As you may know, I am currently an “enquirer” to become an “aspirant” to become a “candidate” to become a permanent Deacon in the Church. Its a long process (four years formation) and I am only at the end of the first year (the “enquirer” year), and there’s no guarentee that the Church will judge my personal sense of vocation to be a sign of a genuine call.
I mention this, because when the Director of the Office for the Permanent Diaconate reviewd formal studies in theology from the Lutheran Seminary, he deemed it to be insufficient in moral philosophy. Hence, next year, I hope to enrol at the Catholic Theological College to remedy this deficiency.
I tell this little story because last night I was invited to give a talk on the topic of “Conscience” to a local Melbourne youth group. If I had been asked straight out to do a talk on this topic, I would have declined and referred them to an expert in the area – Bishop Peter Elliott, for instance, who wrote this little piece (“Moral Conscience”) for Kairos (our archdiocesan rag) a few years ago.
However, that isn’t how it happened. They booked me up some months ago to speak on the topic of ecumenical and interfaith relations – something I do know something about. I accepted. Then two weeks ago, I got a phone call asking if I could speak on a different topic. Okay, I said, what do you want me to speak on? Conscience.
Understanding the importance of Conscience and its role in living the moral life is just about the first plank in any system of moral philosophy – the aforesaid area of deficiency in my theological eduction. But, I thought to myself, surely it can’t be too hard for a layman to understand? Afterall, everyday I (like you, dear reader, lay or otherwise) have recourse to my conscience on an endless number of issues. So, armed with Scripture and Catechism and a few essays by local chums, off I went to give my presentation.
You can find it here and evaluate it for yourself. The main idea, as far as I see it, is something like this. Conscience is (as the Catechism says at §1778) “a judgement of reason”. Like a compass that always points North/South, Conscience always enjoins a person “to do good and to avoid evil.” (CCC §1777). But as the same paragraph says, conscience “bears witness to the authority of truth in reference to the supreme Good to which the human person is drawn [ie. God]”. So the whole deal looks something like this:
God = Supreme Good = Truth
Authority = Witness to the Truth = Voice of God
Reason = Judgement = Conscience
Will = Discipline / Prudence
Concrete Action = Future / Present / Past
And thus, as the usefulness of a compass depends upon a the accuracy of the map with which it is used (and knowing where you actually stand in relation to that map), so the usefulness of the rational judgement of conscience will depend upon the authorities upon which one relies and trusts to hear the “voice of God” speaking to one.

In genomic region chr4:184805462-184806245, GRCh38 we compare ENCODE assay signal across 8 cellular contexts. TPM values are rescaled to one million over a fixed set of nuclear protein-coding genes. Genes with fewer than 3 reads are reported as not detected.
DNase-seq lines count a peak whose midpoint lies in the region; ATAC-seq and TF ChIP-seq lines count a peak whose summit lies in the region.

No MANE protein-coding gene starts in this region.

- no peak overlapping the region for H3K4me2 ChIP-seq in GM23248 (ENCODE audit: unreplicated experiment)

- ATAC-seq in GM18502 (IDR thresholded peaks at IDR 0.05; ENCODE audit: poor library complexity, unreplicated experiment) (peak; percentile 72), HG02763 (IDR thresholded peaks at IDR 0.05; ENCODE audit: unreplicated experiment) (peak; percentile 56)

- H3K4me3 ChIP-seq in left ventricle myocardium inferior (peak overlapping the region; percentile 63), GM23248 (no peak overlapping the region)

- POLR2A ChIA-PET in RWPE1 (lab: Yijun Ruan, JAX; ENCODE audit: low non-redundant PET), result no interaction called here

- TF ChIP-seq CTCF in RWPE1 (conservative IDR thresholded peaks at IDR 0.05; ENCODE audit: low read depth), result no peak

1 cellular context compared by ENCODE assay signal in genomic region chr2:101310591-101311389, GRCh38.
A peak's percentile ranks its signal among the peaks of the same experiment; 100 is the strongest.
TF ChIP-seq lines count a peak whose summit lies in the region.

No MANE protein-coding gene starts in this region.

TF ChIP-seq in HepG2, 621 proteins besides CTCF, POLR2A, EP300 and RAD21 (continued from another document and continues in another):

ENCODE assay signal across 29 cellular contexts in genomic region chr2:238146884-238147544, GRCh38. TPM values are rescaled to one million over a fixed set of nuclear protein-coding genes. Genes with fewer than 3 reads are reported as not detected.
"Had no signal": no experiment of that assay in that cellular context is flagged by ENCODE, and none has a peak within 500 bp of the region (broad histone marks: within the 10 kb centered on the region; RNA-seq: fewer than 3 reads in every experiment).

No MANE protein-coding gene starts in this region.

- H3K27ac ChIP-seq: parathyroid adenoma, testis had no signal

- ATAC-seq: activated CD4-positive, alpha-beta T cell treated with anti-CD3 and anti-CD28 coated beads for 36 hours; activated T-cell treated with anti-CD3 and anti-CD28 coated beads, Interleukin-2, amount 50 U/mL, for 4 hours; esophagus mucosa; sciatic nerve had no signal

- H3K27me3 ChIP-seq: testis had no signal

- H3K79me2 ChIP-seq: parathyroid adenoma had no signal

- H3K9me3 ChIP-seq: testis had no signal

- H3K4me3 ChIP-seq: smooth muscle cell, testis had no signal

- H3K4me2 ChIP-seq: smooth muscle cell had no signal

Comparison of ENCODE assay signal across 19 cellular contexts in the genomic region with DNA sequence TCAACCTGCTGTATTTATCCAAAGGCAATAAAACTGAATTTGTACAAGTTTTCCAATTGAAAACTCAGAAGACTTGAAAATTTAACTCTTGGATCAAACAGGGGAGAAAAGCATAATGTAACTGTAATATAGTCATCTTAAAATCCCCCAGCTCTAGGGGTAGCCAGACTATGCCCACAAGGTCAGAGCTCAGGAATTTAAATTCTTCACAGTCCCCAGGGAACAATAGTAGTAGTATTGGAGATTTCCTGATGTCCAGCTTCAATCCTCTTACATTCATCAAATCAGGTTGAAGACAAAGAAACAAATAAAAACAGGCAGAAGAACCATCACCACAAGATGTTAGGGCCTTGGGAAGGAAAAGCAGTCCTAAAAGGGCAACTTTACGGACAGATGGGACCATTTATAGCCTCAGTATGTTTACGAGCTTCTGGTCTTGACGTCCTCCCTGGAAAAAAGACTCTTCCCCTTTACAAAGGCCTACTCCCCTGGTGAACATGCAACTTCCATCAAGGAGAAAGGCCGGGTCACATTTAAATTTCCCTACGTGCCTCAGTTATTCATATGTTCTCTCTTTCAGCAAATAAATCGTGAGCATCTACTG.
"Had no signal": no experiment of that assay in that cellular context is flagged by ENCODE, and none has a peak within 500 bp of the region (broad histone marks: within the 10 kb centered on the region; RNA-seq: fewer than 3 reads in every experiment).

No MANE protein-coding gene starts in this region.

While many and various are these “authorities”, the Catechism suggests five such authorities on which Christians rely (CCC §1785):
– the Word of God
– the Lord’s Cross.
– the gifts of the Holy Spirit,
– the witness or advice of others
– the authoritative teaching of the Church.
That last one is has become the sticking point for “dissenters” in the Church today. On this, two opinions are interesting, first that of Cardinal George Pell (as given in two addresses: The Inconvenient Conscience and Newman and the Drama of True and False Conscience):
“If we disagree with the Church’s message so seriously that we cannot follow its terms, we cannot reinvent that message to make it easier or more palatable. Rather, we enter into a period of prayer, study, and enquiry to try to understand the message and to understand why we find ourselves opposed to it. And if the matter that puzzles us is one of a binding Church teaching or a central moral teaching, then this may prove a lifetime’s work. .” George Pell, The Inconvenient Conscience
The other opinion, not differing from this, is in an essay by local Australian Catholic University theology, Brian Lewis. Lewis is actually writing in reply to another very good essay by Bishop Anthony Fisher, “The moral conscience in ethics and the contemporary crisis of authority”. Although he does not share Bishop Anthony’s evaluation of the authority of the Magisterium in matters of conscience, nevertheless he concedes that:
“For a Catholic to make a decision in conscience, deliberately ignoring the official teaching of their Church, would be to forfeit one’s claim to be acting as a committed Catholic and in accord with a properly informed conscience.” Brian Lewis , Conscience and the Teaching of the Magisterium on Morality
Anyway, what do you think? Do we need doctorates in moral philosophy just to understand the Church’s teaching on conscience? Or is it all, in the end, very simple?